The Facebook photo album by Ghost Hunters of Urban Los Angeles has many nice photos of the Palace, including many seldom seen nooks and crannies. The set also includes the Tower and the Los Angeles.  Will Campbell's 2009 Saturday Matinee blog post includes 66 photos from a 2009 LAHTF tour. They're on his Palace Flickr set as well.

     L.A. Public Library Collection  

An uncredited 1911 pre-opening view of the Orpheum.
Note we're still missing the light fixture to the right of the
 "Orpheum" lettering. And don't you love that open sidewalk
elevator?  It looks like a photo studio on five and shoes
 and clothing on floors three and four.
full size view

An uncredited 1911 look at the Orpheum's facade
and the original curving marquee.
full size view

An uncredited c.1911 look north on Broadway
with the Orpheum, the Story Building (1910) and, up
in the next block, the Pantages (now the Arcade.)
 full size view

 A 1928 facade view of the theatre as a film house
 renamed the Broadway Palace. Note that the signage
covers the "Orpheum" lettering on the facade.
full size view

In the photos both above and below the Palace is
running "Mad Hour," a First National picture with
 Sally O'Neil, Alice White and Donald Reed.

Another uncredited 1928 view looking south
on Broadway at the Palace marquee. Note the
"Broadway Palace" lettering on the north face.
 full size view

An uncredited 40s view looking north from
Loew's State toward the Palace with "NEWSREELS"
as the vertical sign lettering. 
full size view

The Library gives a date of 1972 for this nice marquee
shot. "Wild Rovers" was a mid-1971 release.
full size view

Looking south on Broadway in 1984.
 it's a Herald Examiner photo.
full size view

"Horse-drawn carriages mark the beginnings of holiday
 season on Broadway, in Los Angeles." The
Leo Jarzomb
photo was taken
November 25, 1988. Thanks to Eitan
Alexander for finding it in the Library's collection.

     Matt Spero Collection    

Thanks to Matt Spero for this 1974 photo from his
collection. The Palace was in its "3 Big Hits" era.

     USC Archives

Historic Los Angeles Theatres -- The Palace

A c.1917 view looking north on Broadway. The Palace
(then the Orpheum) is down in the middle of the block
-- look closely for the Orpheum vertical signs.
full size view

A great c.1917 C.C. Pierce USC view from Spring St.
looking southwest toward Broadway. In the middle
is the roof and stagehouse of the Palace. 
full size view

The Union Oil Bldg. (now the Bartlett Bldg.) is at 7th St. and
Spring. Behind the theatre note Bullocks at 7th & Broadway.
There's a sign on the building over near Broadway that says:
"Orpheum Circuit of Theatres, the standard
of vaudeville, encircling the entire globe."

A detail from the USC view above.

Looking north from the Loew's
State building toward the Palace. 

USC labels this as c.1926 -- note we're no
longer calling this theatre the Orpheum.
full size view

A 1931 Dick Whittington Studio photo giving us a nice
look at a deco marquee configuration on the Fox Palace
-- some money had been spent recently. Dick's job was
 to photograph the store to the south of the theatre.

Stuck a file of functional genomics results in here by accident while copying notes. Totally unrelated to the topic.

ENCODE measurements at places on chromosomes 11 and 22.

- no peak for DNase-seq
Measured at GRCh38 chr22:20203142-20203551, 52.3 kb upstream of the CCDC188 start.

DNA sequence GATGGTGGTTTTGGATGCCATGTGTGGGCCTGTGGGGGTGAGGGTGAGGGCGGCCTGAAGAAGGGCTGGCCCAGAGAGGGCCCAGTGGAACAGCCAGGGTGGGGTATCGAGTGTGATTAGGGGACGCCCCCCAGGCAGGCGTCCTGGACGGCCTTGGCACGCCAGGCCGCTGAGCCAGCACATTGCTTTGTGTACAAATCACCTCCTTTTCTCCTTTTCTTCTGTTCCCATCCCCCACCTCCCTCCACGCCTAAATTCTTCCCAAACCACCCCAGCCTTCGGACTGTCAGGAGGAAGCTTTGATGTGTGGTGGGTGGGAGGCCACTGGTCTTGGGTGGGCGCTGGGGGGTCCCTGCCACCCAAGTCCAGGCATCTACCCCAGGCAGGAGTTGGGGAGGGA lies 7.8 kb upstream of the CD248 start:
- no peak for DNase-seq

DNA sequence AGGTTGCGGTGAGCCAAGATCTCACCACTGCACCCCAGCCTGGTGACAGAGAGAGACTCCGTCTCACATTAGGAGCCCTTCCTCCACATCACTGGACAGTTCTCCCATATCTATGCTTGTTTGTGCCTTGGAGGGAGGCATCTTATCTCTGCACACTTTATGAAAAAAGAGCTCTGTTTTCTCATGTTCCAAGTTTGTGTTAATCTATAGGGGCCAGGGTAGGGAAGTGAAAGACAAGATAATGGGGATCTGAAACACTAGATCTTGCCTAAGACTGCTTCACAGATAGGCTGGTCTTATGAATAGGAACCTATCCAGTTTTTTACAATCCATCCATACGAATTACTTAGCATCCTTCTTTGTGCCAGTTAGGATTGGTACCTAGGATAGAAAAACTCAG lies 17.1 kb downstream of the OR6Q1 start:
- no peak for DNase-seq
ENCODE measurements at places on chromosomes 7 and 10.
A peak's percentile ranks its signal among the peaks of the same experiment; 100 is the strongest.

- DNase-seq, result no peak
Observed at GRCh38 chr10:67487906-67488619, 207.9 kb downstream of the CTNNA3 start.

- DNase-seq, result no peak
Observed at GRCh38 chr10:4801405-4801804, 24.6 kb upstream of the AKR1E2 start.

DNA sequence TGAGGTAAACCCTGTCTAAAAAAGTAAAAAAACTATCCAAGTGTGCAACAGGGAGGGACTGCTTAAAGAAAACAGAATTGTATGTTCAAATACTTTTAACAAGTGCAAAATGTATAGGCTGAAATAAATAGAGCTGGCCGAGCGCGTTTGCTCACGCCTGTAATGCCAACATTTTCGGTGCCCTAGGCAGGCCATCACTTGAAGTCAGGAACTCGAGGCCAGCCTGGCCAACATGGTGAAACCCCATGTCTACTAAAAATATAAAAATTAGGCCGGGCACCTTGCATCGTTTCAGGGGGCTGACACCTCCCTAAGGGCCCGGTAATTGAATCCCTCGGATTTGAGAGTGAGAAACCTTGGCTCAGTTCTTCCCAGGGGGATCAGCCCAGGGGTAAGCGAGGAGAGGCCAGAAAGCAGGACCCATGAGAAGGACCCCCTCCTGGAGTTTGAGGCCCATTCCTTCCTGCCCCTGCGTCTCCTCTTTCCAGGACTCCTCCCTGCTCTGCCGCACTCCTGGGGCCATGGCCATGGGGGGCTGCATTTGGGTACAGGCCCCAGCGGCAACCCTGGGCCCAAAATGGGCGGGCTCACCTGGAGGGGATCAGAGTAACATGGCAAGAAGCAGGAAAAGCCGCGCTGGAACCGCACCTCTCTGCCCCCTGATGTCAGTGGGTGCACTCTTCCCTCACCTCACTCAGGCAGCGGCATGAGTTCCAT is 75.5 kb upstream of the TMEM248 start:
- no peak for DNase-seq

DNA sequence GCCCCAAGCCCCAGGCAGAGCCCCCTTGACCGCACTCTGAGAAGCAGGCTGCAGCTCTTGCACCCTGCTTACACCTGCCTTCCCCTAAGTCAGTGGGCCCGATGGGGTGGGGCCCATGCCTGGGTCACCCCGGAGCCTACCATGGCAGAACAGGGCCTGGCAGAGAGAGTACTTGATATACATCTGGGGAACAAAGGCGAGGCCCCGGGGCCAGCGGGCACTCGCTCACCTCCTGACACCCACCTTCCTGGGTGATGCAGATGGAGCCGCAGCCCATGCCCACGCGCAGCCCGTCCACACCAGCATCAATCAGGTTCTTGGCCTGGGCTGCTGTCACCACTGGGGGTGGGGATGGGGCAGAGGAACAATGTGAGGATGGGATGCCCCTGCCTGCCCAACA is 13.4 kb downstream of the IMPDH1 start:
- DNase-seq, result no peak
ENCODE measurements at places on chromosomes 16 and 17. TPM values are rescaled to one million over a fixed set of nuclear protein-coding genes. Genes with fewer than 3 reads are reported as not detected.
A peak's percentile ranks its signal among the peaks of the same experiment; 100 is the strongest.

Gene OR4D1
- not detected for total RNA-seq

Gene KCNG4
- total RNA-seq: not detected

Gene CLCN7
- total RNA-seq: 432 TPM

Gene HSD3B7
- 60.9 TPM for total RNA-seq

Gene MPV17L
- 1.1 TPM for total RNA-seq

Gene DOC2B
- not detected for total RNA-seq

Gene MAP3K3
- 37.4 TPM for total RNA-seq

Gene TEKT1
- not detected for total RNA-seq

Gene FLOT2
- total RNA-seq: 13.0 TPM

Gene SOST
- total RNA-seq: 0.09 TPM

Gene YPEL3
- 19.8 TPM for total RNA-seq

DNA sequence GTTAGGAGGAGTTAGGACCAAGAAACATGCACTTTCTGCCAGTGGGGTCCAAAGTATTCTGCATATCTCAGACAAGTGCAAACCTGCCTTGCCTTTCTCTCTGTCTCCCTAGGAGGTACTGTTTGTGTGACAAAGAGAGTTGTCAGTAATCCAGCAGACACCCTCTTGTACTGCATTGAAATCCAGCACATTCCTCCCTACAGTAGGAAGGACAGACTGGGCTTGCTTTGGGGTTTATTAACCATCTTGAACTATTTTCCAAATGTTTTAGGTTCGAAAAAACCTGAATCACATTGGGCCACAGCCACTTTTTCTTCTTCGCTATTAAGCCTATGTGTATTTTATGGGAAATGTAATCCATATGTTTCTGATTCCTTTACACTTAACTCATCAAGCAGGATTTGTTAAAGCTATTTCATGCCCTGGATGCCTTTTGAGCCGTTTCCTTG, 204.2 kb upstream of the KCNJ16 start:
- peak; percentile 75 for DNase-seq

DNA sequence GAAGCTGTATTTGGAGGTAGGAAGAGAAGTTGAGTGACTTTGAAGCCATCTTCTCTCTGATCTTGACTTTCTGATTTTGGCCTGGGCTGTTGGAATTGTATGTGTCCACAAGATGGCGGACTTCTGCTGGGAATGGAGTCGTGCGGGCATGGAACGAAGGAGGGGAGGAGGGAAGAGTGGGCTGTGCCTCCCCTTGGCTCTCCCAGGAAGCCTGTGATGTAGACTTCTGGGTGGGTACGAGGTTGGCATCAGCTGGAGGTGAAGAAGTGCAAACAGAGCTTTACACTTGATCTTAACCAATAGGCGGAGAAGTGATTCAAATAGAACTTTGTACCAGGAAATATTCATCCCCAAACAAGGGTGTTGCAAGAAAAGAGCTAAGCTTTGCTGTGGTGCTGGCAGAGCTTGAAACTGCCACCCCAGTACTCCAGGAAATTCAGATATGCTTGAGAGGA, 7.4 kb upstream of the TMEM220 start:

full size view
| on the USC site

A detail from the photo above. On the marquee:
Beverly Hillbillies, a popular band of the 30s. See a bit
about them on the Noirish Los Angeles post #36931 by
BifRayRock. And a thanks to him for finding
the photo in the USC Archives.
larger detail view

Looking south on Broadway. It's a 1936 shot
 from the Dick Whittington Studio.  The Palace
is running "Great Guy" with James Cagney.
full size view

In this detail from the photo above note the "Fox"
 atop the vertical sign. To left of the Schenley's and Palace
 Theatre signs on the north side of the building, you can see
the sloping glass ceiling of the 5th floor loft space.
larger detail view

See our office building page for some
interior views of the 5th floor loft space.

A terrific 1939 view looking north on Broadway during
the run of "The Story of Vernon & Irene Castle."
   full size view

A 1939 night view from the USC Archive looking
north with the Palace running "Babes in Arms." Note
the Los Angeles Theatre vertical across the street from
the Palace. Again it's a Dick Whittington photo.
full size view

A rainy day look north on Broadway in 1939. 
It's a Dick Whittington Studio photo. On the marquee:
Greta Garbo "Ninotchka," an October 1939 MGM release.
full size view

The view above also appears on Vintage Los Angeles
and in the album A Box of Pictures on Flickr.

     Vintage Los Angeles

A Richard Wojcik collection
photo looking south in 1957.
Also see Eric Lynxwiler's version of the 1957 photo.

A 1958 view looking south on Broadway from Sixth.
We get a bit of the Los Angeles Theatre on the right and
 nice views of the Palace signage on the left. 
It's from the Richard Wojcik collection.
full size view

The photo also appeared on the Photos of Los Angeles Facebook
page where Jesse Vega noted that the film playing the Palace is
"Kings Go Forth" with Frank Sinatra, Tony Curtis and Natalie Wood.

Looking north on Broadway toward the Palace
 and the Los Angeles in 1958 for the Dodgers
welcome parade. The shot was added to the
Vintage Los Angeles page by Bobby Cole. 
full size view | on FB/LAtheatres

Thanks to Richard Wojcik for this terrific 1961
 shot looking north toward the Palace from 7th st.